The story of the floors began when we bought the house. Despite the absence of working roofs, plumbing or electrical, the bank decided that they also required us to finish the floors on the second floor under the terms of the 203k. In this room, the floor was a mix of layers including vinyl sheet flooring, cat piss, 9 inch asbestos checkerboard tile, cat piss, two layers of marble contact paper, cat piss, black linoleum adhesive, cat piss, and the original faux grained painted border. The cat piss issue is important since it almost caused us to walk away from the deal. While the whole house was fairly saturated with urine, this room was by far the worst since it had the most exposed bare wood. The first few inspections the weather was quite cold and wet and the smell/moisture wasn't obvious. However, on the final walk through it was warm and dry and we could immediately see the wet pervading the floors - we thought we must have another leak from a mystery source until I put my nose to it....
So, we stripped the floor, did a quick sand and many soaks with the various urine destroying solutions and three coats of waterlox (not sufficient on pine, just enough to make them look doneish for the bank). Now the intention was to be able to come back later, scuff sand the floor and put of a few more coats of waterlox. The reality is that my roofer decided I was not capable of sanding the floors on my own and did me the enormous favor of coming in with his edger and sanding the edges - gauging them so badly that fixing them to be level with the rest of the floor would take off half the sandable wood. So that's how they sat for 3 years.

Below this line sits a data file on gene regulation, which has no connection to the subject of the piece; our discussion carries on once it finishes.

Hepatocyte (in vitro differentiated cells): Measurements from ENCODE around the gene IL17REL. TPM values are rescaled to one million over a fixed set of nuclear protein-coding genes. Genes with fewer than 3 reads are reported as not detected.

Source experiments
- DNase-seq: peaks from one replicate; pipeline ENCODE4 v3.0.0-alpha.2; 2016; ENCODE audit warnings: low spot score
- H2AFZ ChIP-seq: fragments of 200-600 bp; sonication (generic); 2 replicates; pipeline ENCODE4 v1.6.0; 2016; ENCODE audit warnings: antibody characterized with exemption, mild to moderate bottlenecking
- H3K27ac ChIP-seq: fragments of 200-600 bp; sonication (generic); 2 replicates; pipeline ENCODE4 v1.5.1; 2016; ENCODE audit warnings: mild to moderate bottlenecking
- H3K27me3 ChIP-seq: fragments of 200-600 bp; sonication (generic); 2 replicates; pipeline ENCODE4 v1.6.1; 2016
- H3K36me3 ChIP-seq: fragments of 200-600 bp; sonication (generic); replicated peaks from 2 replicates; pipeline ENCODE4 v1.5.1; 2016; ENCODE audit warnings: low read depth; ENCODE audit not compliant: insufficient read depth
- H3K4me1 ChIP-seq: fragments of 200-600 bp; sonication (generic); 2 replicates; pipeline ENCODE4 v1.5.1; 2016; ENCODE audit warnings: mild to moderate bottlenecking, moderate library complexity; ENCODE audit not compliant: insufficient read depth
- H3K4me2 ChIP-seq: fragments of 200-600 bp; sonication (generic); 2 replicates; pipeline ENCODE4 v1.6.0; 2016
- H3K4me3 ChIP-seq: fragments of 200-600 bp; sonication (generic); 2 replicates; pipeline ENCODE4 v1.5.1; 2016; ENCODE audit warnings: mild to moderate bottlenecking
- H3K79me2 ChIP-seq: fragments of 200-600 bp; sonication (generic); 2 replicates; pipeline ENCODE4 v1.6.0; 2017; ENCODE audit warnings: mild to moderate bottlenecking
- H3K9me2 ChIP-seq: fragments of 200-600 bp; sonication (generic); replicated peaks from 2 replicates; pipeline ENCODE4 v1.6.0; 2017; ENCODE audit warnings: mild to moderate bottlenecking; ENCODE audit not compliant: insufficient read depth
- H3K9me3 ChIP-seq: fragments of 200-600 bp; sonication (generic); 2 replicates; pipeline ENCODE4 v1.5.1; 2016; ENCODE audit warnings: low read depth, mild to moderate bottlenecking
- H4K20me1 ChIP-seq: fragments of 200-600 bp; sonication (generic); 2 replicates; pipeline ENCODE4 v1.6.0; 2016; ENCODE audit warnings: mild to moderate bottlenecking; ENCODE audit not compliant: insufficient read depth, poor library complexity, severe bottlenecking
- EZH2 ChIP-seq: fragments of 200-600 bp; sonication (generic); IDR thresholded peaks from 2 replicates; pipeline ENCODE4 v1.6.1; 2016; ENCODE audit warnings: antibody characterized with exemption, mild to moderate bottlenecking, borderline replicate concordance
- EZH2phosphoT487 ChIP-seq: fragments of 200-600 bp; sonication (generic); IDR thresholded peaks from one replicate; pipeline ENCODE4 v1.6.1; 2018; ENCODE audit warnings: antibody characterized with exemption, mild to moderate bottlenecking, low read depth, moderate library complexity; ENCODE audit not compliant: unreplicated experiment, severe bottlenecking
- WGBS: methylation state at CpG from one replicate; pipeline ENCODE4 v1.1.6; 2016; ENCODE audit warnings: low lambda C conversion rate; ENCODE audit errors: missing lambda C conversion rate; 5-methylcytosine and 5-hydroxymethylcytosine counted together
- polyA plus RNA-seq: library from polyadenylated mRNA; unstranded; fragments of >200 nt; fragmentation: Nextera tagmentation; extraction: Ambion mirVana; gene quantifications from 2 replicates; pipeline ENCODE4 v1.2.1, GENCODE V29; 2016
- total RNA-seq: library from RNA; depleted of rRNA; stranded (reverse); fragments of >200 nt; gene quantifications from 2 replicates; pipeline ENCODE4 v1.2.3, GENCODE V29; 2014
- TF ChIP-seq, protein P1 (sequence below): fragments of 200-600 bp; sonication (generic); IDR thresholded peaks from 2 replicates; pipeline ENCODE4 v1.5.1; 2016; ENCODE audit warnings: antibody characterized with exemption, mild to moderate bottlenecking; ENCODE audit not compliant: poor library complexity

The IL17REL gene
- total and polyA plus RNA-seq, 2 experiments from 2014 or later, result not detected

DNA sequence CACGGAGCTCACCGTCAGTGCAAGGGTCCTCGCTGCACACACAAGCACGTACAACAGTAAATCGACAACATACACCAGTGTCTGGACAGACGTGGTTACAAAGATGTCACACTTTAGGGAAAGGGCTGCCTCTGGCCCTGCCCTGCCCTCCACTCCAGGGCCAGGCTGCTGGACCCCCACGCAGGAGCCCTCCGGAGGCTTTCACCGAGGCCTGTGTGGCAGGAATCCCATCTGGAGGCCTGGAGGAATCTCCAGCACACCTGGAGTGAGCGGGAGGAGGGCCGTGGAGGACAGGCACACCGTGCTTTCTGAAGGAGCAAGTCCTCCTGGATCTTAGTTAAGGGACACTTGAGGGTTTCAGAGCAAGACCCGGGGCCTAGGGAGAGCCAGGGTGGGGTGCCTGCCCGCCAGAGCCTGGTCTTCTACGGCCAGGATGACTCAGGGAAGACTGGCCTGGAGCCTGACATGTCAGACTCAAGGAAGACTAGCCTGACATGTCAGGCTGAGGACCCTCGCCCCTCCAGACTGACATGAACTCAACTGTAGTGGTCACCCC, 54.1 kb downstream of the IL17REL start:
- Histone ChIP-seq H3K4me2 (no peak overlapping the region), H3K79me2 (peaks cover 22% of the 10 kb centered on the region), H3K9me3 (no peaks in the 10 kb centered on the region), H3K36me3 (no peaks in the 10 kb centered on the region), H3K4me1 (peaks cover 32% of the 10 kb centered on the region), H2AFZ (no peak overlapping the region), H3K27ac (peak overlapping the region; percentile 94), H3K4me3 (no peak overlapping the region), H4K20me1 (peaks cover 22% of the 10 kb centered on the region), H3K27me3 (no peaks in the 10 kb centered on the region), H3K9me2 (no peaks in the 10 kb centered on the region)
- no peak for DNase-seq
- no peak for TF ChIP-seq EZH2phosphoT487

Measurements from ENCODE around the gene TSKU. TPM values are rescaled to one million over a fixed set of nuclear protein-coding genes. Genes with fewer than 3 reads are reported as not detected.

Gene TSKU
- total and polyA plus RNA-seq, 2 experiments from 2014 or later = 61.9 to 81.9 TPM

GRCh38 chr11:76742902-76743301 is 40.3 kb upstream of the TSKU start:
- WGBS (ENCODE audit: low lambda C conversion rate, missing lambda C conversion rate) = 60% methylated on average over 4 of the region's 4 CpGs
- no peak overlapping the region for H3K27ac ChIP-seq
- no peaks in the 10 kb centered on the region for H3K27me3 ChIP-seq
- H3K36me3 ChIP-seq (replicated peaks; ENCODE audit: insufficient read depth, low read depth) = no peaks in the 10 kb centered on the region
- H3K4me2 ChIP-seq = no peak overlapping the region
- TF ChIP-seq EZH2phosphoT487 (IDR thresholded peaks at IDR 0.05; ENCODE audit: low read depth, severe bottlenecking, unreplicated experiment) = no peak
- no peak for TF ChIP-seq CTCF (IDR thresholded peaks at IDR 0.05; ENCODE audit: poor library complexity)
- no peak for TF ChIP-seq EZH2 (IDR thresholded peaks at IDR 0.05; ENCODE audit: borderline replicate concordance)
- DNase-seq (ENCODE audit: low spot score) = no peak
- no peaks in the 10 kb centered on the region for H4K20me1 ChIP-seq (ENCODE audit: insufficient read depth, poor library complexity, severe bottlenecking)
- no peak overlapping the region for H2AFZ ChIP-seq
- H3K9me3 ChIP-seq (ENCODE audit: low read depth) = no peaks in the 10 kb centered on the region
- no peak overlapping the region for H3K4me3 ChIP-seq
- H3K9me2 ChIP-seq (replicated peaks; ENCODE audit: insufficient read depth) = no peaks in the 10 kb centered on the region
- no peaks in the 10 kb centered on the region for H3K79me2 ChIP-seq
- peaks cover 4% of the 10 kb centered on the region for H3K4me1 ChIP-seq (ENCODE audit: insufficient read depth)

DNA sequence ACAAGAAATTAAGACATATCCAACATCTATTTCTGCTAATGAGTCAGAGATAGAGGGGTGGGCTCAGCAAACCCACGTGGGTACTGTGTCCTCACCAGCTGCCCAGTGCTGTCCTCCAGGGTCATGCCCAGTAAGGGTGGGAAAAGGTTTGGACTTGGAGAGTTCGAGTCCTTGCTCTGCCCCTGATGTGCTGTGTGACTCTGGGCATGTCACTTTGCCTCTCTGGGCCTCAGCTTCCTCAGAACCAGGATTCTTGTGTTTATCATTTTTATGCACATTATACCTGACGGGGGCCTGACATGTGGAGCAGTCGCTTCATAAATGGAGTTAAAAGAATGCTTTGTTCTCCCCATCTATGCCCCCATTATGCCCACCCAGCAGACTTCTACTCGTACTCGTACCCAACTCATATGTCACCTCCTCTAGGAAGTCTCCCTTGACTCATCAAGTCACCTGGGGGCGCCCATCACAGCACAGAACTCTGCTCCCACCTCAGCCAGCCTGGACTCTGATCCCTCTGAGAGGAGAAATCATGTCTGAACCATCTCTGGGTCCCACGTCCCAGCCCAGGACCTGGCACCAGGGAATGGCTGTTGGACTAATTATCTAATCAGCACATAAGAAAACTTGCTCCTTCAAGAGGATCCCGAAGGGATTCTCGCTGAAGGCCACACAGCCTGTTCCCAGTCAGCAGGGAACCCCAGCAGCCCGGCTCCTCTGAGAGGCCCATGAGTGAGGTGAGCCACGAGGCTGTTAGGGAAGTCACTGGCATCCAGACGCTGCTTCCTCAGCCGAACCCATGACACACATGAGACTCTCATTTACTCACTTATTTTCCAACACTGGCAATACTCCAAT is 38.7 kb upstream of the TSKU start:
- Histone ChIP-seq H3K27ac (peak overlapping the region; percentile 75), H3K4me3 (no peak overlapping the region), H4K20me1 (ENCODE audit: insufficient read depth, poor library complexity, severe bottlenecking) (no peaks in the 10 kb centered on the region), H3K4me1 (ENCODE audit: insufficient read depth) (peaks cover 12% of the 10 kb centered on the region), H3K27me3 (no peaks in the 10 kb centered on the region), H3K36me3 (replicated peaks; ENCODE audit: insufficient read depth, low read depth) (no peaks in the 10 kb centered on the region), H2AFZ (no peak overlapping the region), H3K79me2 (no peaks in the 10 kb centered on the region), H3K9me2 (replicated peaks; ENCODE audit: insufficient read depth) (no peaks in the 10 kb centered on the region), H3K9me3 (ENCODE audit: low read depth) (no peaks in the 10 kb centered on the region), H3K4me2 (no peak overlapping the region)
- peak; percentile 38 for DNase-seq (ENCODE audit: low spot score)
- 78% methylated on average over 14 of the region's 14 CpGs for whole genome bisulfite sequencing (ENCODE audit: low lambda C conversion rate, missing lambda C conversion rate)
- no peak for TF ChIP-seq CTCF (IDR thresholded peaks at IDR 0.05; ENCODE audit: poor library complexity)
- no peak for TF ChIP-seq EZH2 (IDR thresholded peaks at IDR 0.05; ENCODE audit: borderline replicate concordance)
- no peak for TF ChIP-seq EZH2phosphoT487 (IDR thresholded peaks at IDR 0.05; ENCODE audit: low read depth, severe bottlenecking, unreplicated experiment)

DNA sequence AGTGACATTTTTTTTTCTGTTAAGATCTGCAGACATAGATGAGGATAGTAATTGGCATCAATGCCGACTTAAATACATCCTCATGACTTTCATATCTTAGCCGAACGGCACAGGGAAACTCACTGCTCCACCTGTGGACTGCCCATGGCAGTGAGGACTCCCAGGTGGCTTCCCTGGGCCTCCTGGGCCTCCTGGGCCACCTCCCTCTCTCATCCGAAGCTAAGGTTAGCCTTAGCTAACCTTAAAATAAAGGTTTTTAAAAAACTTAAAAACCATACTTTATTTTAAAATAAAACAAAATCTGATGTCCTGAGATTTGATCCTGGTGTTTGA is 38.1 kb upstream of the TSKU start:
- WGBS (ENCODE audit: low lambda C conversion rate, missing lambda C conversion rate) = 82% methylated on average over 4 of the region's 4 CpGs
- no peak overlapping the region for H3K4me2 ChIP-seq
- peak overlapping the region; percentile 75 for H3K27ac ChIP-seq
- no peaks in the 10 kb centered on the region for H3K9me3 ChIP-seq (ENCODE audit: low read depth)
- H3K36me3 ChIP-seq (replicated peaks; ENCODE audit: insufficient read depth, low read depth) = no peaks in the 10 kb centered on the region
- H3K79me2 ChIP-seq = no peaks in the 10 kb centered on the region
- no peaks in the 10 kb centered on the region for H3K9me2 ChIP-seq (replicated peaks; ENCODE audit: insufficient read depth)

At 8 months pregnant the room was done enough for me to revisit the floor, so I conned my friends into carrying the big ez sand machine up the stairs for me and joyously got to work. Only to stop 10 minutes later after realizing the machine had a metal burr on one of the sanding pad bases that etched curlicues deep into my pine. I may have cried. I swear it wasn't the hormones.
The manager at Home Depot did what he could to help the crazy pregnant woman, and ended up giving me over $100 dollars worth of sanding disks for my handheld Dewalt because I decided I was going to do the floors BY HAND. I almost finished them too, and then Toren arrived two weeks early.
After a month and a half of recovery I was ready to revisit the floors. The room had been locked up, covered in sawdust, with our closet tarped off (yes, we had no access to our closet for two months when we had planned on a week). Finished the 80, did the 120, spent two days dental picking the gaps between the boards and vacuuming and was finally ready for Waterlox 2.0.
It went down beautifully. And there is much evidence of the whole menagerie memorialized in the floor... The first two coats are Minwax red oak and dark walnut (8 oz each in a gallon of waterlox), with three more coats of straight waterlox. And given I was doing this with windows open in early December I think I owe global warming a big thank you!